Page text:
A few weeks ago, I had a waking nightmare.
It started early one Tuesday afternoon and went well into the evening, and it was brought on by my casual agreement to help a client migrate one of three sites out of a WordPress Multisite installation to a standalone install. It started off so innocently…
(FYI, if you’re not familiar with Multisite, it’s a tool for setting up a network of WordPress sites all managed from the same admin dashboard. Learn all about Multisite.)
We originally set this Multisite installation up about 7-8 years ago as it seemed like the perfect solution to manage several sites from one dashboard. My client has disliked it ever since the newness wore off a few months after launch. And as her developer, I haven’t had a happy experience with it either. It seems really clunky and my client always found it difficult to use.
Breaking it up into separate sites seemed like too much bother, but this week she was finally ready, and based on the posts I saw about extracting sites from Multisite when researching the task, it didn’t seem like a big deal to me.
Nope. I was totally wrong about that. It was an enormously big deal.
I am no expert with Multisite by any means and this is not a complete guide to extracting a site from Multisite. But in hopes that I can help another developer get through this process without as much frustration (on the edge of tears a few times), I want to share some tips for this process that would have saved me a lot of time had I known them up front.
Tips for Multisite Extraction
1. When moving a site, normally I’d copy it with All In One WP Migration, which makes it super-easy to migrate a site from one host to another. But when using Multisite you can’t do that (there are some commercial plugins that will handle backups and sometimes migrations for Multisite installs, but they are much more complex than regular sites). So…
Start with a fresh install of WordPress, preferably on a test server you know well.
2. Copy the theme from the live site by downloading it via FTP and then uploading to the test site. Make sure it looks okay when you activate it.
3. Before attempting to move any content, you’re going to want to get all the plugins moved into your test site. You can manually install them one at a time, or you can copy the /wp-content/plugins/ folder from the live site to the test site.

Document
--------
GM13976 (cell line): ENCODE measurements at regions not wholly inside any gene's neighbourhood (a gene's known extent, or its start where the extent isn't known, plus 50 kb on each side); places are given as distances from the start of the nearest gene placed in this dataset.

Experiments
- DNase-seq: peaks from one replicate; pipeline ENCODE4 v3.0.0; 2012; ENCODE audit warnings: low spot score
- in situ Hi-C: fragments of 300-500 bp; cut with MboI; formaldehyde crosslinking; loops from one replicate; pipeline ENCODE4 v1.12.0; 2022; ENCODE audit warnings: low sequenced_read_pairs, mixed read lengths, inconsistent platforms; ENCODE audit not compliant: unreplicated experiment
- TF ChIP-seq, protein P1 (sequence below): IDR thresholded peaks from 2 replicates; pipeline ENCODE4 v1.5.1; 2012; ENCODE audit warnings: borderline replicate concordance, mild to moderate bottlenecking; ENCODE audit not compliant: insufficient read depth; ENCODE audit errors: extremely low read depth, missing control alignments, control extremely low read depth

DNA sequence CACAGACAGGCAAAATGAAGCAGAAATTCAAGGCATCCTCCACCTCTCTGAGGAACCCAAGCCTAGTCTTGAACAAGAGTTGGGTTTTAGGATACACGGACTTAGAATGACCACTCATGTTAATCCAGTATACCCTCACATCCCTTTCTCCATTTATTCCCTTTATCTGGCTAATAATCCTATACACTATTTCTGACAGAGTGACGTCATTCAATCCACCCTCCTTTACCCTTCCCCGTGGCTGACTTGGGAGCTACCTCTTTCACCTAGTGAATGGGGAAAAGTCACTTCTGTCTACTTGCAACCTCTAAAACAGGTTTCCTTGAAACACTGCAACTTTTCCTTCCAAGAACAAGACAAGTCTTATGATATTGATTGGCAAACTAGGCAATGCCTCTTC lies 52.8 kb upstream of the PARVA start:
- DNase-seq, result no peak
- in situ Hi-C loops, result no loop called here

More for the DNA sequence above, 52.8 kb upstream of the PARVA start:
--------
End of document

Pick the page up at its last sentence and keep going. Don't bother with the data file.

4. For any plugins that need special settings, like WooCommerce, get those set up before migrating in the content from the live site. I didn’t do this the first time and wound up having to import content several times to get everything to come in correctly.
5. Once all plugins are set up and the theme is working fine, it’s time to get the content in. Using the WordPress Importer in Tools, export all the content from the live site. When you import into the test site, let it create the users it needs and be sure to check the tickbox to “Download and import file attachments.” See this guide for transferring content from one WordPress site to another.
6. Once the content is imported, check the entire site very carefully. If you find missing images, don’t panic.
This was one of the most frustrating parts of this entire process for me, as the images kept importing with missing data here or odd sizes there. And once they were finally all imported correctly, many were still showing broken links.
You’ll need to replace the URLs for the missing links in the database. I used phpMyAdmin for this.
Normally it’s super-simple to do a search and replace for these links, but what I didn’t notice at first is that Multisite puts a few extra directories in the URL. So what you’ll be doing is replacing something like this:
Note those extra folders in bold; you have to remove those in every link where they appear.
7. Once you have all the images looking good, check the site again, comparing it side-by-side to the live site. Even after multiple content imports we were still missing 3 widgets, two text widgets and a newsletter signup widget. While they were easy enough to recreate by referring to the live site (or a cached site like the Wayback Machine), we might have missed one or more without a comparison.
8. If everything now looks good, it’s very strongly advised to take a backup of the hosting account where the live Multisite is if like me you are replacing the Multisite with the new single install (you may or may not be doing this).
If you’re just moving the newly-created single install to another host, that’s easy (and as a developer you don’t need instructions for that). But if you’re replacing the Multisite, you need a backup. Just in case.
If the client’s host tells you that their built-in backup system ‘works fine with Multisite’ or ‘backs up the entire account including Multisite,’ I’d make sure I had an external backup too. Don’t count on what your host says.
Unfortunately there aren’t many backup solutions that work with Multisite (another reason to stay away from it), and the ones that do are almost all commercial plugins. But it’s important so it has to be done. Buy a plugin and make a backup – and if your host claims to support it, make one there, too. You can’t have too many backups.
9. The last step is migrating the test site to the client’s host server. That’s the easiest part. Breathe a sigh of relief.
Alternatives to Multisite
If I were to advise a client with multiple sites now how best to manage them, I’d recommend getting something like MainWP and avoiding Multisite completely. But if you already have a Multisite situation on your hands, hopefully these tips will make extraction less of a banging-head-on-desk ordeal.